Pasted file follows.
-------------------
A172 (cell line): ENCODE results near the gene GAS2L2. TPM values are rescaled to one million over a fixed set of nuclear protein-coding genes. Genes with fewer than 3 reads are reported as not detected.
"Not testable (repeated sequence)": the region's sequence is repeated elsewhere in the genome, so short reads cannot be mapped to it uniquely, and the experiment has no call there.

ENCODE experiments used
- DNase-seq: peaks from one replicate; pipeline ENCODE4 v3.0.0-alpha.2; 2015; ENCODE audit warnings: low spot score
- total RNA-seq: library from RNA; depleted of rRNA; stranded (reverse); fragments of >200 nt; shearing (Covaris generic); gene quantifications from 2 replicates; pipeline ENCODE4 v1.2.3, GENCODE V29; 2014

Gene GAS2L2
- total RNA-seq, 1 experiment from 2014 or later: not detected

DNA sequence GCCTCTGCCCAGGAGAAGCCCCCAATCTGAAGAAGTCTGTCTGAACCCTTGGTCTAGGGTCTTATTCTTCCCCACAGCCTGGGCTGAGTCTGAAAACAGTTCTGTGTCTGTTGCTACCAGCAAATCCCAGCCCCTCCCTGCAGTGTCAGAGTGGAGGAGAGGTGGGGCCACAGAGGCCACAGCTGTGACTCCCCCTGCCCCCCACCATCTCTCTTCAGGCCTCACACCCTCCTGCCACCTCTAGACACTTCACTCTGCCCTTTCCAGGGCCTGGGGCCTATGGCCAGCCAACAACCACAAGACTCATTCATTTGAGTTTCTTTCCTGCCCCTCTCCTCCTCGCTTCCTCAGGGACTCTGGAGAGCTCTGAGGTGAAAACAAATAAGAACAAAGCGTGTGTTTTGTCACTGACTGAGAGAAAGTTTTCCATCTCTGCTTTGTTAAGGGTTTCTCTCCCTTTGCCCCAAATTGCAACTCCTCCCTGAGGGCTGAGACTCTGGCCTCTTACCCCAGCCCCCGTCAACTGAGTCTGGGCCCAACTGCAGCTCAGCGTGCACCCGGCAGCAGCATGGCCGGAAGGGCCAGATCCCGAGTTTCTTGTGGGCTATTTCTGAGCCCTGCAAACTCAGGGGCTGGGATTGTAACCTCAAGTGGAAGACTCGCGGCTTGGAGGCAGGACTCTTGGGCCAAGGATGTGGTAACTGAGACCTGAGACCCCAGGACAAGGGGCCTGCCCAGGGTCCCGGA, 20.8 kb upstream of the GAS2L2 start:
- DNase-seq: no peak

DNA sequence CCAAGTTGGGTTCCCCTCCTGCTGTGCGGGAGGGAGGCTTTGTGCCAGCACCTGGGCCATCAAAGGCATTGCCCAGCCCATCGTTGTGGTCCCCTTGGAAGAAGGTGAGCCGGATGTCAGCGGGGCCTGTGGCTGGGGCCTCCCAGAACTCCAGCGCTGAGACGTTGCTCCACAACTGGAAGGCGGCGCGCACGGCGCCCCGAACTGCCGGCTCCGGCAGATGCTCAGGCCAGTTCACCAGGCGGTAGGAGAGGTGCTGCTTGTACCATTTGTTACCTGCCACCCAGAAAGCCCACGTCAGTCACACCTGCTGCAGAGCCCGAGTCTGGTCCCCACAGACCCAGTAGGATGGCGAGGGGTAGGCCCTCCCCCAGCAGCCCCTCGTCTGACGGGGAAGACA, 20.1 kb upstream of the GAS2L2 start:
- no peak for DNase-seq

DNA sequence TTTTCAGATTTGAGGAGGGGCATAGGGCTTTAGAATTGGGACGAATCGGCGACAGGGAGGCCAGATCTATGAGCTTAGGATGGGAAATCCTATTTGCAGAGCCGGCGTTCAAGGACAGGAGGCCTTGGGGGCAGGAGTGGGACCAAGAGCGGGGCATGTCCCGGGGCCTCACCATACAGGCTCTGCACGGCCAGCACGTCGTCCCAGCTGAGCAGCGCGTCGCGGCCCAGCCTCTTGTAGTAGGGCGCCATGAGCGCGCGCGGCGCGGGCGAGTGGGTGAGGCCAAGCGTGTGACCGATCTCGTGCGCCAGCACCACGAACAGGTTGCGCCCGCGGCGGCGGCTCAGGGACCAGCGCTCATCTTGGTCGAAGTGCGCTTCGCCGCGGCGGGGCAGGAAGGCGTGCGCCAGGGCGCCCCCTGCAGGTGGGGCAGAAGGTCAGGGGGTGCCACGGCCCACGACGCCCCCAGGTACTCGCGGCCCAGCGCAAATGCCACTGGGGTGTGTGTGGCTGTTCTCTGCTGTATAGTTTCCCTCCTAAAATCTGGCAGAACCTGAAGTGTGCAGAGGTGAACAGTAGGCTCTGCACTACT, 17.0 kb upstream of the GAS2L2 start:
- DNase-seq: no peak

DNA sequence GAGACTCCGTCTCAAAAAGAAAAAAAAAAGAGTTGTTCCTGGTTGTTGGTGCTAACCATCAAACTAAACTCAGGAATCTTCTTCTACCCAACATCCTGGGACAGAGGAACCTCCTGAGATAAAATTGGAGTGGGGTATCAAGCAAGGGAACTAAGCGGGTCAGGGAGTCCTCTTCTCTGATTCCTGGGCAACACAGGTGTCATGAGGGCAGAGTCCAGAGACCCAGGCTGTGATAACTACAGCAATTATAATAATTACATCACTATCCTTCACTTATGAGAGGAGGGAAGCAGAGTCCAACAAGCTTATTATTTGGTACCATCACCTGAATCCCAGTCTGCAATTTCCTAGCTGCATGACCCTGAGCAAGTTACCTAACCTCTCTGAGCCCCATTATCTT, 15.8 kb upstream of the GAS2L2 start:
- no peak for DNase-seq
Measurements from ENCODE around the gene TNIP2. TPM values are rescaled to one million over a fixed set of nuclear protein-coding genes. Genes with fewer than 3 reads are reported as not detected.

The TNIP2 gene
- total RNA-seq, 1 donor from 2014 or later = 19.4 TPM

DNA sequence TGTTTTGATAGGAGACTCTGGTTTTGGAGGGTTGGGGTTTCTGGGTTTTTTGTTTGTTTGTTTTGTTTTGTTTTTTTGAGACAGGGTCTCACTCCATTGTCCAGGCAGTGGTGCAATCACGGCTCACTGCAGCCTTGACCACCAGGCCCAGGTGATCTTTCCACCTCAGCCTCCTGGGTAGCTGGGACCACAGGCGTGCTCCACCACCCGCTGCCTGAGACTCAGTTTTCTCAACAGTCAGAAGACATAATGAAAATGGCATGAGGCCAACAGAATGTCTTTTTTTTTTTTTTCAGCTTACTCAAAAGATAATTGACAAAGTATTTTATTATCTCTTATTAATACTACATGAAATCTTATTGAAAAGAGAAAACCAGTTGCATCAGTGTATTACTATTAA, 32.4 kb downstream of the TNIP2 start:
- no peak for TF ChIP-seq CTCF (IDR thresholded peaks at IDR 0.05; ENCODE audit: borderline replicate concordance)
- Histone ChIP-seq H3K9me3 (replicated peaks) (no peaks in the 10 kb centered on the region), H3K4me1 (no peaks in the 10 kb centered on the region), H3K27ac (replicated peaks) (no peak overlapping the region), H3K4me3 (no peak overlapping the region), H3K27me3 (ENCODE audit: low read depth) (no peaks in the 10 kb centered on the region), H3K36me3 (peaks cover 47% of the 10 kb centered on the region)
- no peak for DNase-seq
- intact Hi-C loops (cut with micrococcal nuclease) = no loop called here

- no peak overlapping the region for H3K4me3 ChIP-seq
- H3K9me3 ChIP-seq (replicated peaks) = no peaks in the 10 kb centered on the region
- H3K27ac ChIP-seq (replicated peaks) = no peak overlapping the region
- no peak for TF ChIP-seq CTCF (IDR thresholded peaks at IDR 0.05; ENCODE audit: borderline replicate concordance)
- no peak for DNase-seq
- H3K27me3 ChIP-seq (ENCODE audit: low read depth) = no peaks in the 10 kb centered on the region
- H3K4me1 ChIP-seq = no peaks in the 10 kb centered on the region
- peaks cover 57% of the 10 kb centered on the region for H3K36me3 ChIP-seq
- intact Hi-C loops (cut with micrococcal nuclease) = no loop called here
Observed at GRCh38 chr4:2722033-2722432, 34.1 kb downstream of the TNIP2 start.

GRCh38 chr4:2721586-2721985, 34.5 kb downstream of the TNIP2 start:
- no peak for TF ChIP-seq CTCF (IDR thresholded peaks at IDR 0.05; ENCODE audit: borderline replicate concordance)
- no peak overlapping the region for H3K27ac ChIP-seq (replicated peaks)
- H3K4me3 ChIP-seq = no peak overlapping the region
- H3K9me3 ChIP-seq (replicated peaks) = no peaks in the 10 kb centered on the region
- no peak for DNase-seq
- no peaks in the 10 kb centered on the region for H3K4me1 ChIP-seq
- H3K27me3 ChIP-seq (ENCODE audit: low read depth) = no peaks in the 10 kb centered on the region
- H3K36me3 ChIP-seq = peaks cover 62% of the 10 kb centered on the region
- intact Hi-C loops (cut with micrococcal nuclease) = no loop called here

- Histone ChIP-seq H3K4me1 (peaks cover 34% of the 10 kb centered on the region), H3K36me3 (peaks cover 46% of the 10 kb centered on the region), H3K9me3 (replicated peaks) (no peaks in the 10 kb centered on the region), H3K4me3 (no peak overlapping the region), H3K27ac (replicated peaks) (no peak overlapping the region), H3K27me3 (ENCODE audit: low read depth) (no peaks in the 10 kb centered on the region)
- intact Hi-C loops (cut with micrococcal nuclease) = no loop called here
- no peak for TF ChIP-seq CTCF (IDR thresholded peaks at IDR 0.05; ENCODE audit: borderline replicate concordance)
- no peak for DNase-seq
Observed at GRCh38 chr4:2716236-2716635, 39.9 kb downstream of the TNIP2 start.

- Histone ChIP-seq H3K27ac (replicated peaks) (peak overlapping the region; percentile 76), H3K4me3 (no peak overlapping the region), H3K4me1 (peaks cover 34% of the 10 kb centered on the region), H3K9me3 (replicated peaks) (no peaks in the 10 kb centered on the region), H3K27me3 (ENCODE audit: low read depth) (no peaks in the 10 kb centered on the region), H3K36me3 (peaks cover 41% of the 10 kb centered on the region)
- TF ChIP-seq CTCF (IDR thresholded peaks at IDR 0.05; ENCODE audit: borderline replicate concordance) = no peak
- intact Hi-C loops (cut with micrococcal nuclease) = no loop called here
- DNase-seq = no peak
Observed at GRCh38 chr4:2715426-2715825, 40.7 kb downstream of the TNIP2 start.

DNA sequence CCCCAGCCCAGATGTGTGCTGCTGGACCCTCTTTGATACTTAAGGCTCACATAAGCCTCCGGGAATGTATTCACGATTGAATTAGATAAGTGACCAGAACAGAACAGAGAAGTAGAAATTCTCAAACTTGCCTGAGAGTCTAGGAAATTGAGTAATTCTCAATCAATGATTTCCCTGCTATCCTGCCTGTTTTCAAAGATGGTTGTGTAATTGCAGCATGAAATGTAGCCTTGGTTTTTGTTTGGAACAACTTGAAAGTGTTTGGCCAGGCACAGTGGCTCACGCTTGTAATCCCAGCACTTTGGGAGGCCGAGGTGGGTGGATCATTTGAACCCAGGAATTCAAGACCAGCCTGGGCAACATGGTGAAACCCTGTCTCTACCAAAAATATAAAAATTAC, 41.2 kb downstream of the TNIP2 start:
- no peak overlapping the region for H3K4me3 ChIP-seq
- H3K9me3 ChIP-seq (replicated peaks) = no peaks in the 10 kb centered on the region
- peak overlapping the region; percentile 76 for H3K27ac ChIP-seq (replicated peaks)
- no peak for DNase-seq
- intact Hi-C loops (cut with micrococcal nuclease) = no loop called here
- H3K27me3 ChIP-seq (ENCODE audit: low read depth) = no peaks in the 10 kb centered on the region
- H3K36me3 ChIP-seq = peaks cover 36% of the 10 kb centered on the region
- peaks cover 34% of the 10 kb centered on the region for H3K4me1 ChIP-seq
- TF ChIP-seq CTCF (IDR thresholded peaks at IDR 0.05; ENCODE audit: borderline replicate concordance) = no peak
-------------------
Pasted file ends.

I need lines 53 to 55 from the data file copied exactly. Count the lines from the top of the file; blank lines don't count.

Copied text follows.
Observed at GRCh38 chr4:2715426-2715825, 40.7 kb downstream of the TNIP2 start.

DNA sequence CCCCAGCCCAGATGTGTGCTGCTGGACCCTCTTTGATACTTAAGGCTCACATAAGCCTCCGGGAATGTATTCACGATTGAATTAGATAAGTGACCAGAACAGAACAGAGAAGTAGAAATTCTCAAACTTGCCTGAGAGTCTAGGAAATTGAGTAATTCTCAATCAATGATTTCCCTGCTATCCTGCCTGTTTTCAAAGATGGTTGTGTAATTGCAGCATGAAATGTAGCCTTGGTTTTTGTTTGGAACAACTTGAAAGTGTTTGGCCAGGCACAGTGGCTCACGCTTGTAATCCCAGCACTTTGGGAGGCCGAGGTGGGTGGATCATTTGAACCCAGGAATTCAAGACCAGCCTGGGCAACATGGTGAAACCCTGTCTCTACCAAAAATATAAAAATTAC, 41.2 kb downstream of the TNIP2 start:
- no peak overlapping the region for H3K4me3 ChIP-seq